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Edith Whippy is a skilled lady. She is capable of weaving all kinds of mats from kuta (Water chestnut, Eleocharis dulcis), but she loves most of all to make round kuta mats. Usually she collects kuta from Muanicula estate which is just down the road from where she lives. When she travels there by boat to collect the stems and she used to pay F$20 per day, but these now with the high demand for kuta the cost has increased to F$30 a day. Kuta harvesting is a job for all the family – the Whippys set off at 8am to make the trip worthwhile, and spend the day wading in knee-deep water to cut the plants.
At times Edith has to go to Kasavu village to collect kuta, a long journey past Savusavu town, and she is charged F$400 for the return trip which she shares with the other women. The longer you keep dried kuta the better it is, because it softens and becomes easier to use – often it is kept under the mattress to keep the brittle stems soft. Kuta weaving is done only on rainy days or in cooler weather since it tends to break if woven during hot, sunny periods.
Edith’s grandmother taught her the skills of weaving round kuta mats and she has been doing this since 1982 when she married Mr Whippy. Her mats are usually made to order from friends and relatives, providing her main source of income. Round kuta mats are generally charged by hand-span; at around $10 for every hand-span the mats can provide a good alternative livelihood for women. At the same time kuta weaving benefits the environment and local communities: by giving a solid reason to protect the important wetland habitats in which kuta thrives, essential ecosystem services such as clean water will continue to be enjoyed by the nearby villages.
“I conducted training in Natokalau and Dawara villages [in Kubulau and Wailevu districts respectively] last year . I could see the passion in the ladies to learn the weaving skills quickly, but most of them who came had their small children with them, which made it hard for them to learn as a lot of time was spent attending to the little ones”, said Edith. She is willing to help other women by sharing her special skills and experience from 30 years of weaving round kuta mats, making sure this tradition does not slip away. This will be made possible as part of a WCS Fiji project in Bua and Cakaudrove provinces, which will establish a cooperative selling round kuta mats, therefore giving communities a reason to maintain and manage their precious kuta wetland habitats.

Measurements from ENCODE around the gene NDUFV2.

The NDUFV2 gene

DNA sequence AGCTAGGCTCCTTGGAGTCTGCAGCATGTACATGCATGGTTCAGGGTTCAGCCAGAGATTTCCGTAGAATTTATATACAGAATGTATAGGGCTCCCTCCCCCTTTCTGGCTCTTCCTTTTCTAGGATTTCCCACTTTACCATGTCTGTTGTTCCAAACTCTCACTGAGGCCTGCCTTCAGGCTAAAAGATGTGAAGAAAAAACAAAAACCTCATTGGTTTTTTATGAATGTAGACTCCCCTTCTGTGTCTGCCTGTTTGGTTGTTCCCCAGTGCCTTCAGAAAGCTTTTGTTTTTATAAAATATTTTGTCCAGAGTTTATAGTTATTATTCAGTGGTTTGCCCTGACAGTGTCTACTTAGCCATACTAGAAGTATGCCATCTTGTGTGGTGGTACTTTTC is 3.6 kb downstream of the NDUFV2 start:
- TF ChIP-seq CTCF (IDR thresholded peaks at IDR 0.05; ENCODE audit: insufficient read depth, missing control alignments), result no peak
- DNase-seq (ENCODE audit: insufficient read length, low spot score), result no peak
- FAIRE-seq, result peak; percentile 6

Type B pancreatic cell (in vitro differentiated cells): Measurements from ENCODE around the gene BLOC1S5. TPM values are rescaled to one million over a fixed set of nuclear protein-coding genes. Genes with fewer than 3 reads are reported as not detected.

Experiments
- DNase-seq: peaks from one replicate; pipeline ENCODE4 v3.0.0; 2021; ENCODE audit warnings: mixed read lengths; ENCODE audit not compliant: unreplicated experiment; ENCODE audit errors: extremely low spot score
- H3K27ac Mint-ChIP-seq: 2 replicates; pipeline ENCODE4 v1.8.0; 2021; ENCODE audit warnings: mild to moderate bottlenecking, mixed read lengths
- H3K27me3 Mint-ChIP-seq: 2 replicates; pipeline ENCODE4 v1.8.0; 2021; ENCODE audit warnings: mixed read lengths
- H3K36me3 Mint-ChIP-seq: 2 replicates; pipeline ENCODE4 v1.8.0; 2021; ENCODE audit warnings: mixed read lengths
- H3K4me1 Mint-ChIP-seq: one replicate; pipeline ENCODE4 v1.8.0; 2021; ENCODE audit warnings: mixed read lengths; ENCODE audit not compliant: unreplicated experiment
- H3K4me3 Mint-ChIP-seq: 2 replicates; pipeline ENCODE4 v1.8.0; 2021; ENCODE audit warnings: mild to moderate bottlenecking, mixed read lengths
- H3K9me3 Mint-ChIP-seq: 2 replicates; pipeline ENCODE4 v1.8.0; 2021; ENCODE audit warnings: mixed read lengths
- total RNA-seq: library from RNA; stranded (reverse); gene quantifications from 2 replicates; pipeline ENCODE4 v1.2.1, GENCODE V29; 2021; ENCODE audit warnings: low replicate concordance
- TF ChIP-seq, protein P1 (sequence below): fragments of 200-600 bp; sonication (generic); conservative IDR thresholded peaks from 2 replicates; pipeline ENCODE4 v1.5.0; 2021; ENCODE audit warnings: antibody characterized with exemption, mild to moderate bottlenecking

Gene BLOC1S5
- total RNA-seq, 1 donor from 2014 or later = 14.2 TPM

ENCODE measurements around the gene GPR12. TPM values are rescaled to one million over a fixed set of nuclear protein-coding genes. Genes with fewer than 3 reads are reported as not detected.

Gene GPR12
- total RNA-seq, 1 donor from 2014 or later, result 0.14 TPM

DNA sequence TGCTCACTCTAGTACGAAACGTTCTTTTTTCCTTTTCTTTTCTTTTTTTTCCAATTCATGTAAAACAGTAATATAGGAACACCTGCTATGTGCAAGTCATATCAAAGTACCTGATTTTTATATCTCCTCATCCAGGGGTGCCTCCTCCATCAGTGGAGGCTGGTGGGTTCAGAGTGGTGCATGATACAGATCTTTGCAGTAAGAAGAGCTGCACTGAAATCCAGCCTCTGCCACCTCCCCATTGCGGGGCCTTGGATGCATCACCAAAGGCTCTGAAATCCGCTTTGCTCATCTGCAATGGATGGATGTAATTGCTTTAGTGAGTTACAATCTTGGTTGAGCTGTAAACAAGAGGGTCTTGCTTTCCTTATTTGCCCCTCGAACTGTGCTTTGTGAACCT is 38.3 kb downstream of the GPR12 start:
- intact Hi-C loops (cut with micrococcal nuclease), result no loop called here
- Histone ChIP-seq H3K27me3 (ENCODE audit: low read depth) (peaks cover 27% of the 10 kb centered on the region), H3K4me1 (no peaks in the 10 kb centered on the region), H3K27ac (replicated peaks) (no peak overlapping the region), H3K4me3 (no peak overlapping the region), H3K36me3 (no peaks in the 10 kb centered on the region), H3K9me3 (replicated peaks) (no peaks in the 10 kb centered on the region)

This project is kindly supported by the Critical Ecosystem Partnership Fund (CEPF), a joint program of l’Agence Française de Développement, Conservation International, the Global Environment Facility, the Government of Japan, the John D. and Catherine T. MacArthur Foundation, and the World Bank.
When the villagers of Nakawaga and Nukubolu heard about Ecosystem-Based Management developing in the neighbouring district (tikina) of Wailevu, they approached WCS Fiji to find out more. Nakawaga and Nukubolu are located in the heavily forested, steep sided upper valley of the Nasekawa River, in the district of Koroalau in Cakaudrove Province. They are approximately 10km upstream from the district border, along the Nasekawa River which crosses Wailevu before discharging into Savusavu Bay.